"That astronauts landed safely and explored the surface
meant that the Lunar Orbiters had done their job. With the Apollo
program coming to a close and without a pressing need for the Lunar
Orbiter data, NASA put the tapes into storage, first in Maryland
and then in the mid-1980s they were moved to the Jet Propulsion
Laboratory in California.
"That's where they came under the care of Nancy Evans,
co-founder of the NASA Planetary Data System (PDS).
"Evans, working with Mark Nelson of Caltech, began a project to
obtain surplus FR-900 tape drives, refurbish them, and digitize the
Lunar Orbiter analog data on the tapes. They were successful in so
much that they were able to obtain the tape drives and get them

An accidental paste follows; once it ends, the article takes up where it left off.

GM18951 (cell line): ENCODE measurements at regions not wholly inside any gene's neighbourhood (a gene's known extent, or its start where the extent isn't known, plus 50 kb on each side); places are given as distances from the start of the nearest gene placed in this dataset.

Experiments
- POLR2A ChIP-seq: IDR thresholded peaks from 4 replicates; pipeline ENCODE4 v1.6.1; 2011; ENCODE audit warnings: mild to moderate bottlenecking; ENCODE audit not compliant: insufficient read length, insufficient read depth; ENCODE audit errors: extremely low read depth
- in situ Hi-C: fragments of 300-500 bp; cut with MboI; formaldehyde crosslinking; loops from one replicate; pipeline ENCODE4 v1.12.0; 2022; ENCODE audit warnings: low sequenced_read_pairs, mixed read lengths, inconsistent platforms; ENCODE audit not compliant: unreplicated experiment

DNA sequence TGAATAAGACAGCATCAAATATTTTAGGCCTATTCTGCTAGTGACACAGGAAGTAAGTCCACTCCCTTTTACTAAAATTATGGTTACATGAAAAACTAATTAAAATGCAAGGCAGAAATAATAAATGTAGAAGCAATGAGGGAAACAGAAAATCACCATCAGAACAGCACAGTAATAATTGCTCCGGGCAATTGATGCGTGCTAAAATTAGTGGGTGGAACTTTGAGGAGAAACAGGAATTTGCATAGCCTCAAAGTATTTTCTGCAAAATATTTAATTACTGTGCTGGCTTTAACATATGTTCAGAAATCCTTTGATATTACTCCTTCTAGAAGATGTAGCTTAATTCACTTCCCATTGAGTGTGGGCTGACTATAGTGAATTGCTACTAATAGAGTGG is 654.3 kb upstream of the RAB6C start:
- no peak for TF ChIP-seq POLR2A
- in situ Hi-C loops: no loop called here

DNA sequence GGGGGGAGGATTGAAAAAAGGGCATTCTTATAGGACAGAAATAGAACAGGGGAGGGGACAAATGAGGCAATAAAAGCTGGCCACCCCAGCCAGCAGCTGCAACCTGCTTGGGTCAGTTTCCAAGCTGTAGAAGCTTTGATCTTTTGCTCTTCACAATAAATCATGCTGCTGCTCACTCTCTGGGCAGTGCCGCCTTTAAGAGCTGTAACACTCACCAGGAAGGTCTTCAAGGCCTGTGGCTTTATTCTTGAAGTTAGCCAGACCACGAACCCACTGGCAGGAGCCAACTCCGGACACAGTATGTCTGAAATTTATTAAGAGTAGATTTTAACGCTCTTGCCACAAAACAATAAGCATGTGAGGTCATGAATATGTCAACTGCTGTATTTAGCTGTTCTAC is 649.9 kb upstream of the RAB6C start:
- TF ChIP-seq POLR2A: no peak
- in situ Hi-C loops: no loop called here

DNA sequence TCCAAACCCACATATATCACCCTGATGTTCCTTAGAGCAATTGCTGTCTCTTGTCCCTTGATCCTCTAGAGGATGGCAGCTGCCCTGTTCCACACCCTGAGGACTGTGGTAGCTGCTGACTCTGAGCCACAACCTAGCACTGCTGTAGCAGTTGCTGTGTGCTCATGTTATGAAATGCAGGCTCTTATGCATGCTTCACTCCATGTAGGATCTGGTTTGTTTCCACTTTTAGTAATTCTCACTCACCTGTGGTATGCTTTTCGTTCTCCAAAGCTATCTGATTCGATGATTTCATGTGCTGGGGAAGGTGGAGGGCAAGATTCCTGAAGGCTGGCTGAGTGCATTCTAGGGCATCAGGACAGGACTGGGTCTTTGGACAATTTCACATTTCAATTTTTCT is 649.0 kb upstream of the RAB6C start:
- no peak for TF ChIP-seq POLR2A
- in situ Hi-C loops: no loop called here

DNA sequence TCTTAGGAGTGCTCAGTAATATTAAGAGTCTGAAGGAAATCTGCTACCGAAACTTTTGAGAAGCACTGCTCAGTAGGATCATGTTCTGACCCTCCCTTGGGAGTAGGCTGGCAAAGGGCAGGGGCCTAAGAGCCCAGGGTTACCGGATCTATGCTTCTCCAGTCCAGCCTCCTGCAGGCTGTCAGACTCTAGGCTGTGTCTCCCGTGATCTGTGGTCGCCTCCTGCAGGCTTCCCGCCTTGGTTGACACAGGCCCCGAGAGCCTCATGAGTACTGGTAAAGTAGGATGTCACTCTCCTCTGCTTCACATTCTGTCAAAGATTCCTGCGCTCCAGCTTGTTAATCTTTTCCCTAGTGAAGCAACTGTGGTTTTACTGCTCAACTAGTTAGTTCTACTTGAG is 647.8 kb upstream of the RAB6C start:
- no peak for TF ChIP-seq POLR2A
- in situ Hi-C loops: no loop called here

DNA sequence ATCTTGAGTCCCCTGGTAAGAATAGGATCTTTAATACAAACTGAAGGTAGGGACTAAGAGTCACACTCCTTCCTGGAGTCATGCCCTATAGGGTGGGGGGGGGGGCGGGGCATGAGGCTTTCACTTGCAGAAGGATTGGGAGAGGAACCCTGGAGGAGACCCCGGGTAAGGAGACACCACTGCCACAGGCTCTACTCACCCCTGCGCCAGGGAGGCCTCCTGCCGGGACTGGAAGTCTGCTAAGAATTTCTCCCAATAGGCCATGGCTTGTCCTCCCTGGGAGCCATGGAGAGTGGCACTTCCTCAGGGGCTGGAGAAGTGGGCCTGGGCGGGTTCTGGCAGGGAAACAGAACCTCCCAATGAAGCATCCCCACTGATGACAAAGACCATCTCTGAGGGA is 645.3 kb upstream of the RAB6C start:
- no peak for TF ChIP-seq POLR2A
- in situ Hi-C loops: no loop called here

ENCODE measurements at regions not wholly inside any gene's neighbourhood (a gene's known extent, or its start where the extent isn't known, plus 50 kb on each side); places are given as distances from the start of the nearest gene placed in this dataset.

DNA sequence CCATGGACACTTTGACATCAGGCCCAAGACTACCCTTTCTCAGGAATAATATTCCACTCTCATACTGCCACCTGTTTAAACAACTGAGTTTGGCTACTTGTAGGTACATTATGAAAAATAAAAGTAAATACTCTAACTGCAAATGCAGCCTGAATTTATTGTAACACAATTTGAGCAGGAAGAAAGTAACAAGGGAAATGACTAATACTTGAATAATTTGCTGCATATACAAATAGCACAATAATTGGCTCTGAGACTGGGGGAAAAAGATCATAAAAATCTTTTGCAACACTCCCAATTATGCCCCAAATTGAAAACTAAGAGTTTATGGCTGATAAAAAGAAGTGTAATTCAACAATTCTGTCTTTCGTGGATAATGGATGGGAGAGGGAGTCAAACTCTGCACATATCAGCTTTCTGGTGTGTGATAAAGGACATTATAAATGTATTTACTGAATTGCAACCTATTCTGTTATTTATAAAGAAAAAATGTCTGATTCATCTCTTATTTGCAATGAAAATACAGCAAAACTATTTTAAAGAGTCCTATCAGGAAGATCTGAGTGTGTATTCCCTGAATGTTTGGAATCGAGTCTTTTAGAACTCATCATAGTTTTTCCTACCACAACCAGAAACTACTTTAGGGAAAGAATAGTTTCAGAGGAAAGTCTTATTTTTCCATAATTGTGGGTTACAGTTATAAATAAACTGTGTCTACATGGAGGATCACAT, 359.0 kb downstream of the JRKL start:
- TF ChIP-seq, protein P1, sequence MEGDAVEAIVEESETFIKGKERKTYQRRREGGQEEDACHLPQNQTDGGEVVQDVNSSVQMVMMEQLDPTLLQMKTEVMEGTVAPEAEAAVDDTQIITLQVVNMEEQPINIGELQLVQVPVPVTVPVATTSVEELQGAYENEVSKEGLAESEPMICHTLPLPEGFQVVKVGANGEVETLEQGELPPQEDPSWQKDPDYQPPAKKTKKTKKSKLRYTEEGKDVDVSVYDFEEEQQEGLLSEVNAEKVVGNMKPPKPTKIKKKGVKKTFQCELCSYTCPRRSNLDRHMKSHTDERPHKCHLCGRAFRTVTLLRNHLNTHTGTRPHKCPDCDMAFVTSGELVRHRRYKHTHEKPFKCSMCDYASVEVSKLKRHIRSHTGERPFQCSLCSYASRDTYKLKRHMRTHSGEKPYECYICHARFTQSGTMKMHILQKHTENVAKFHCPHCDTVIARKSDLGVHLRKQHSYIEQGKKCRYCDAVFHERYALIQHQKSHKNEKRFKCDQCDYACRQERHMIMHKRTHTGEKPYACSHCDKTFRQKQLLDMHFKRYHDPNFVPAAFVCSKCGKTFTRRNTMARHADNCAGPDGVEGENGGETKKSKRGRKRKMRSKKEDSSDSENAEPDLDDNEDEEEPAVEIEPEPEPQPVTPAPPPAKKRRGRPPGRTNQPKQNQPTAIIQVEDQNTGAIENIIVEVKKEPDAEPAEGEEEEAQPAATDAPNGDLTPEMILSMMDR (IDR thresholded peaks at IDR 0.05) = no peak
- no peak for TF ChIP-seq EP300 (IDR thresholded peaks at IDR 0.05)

running, but without funding the project folded.
"By the early 1990s, Evans had retired from JPL, taking with her
the government-surplused drives in the hope of finding private
funding to continue the project she began."
Imagine doing something like 43 years from now-- will a
project like this die because of DRM? Will repairing the hardware
violate the DMCA? Will we finally have open, standard formats? The
restored lunar images will be freely available to view-- will
contemporary works survive all the tollgates and barriers to be
freely available ever?-- ed.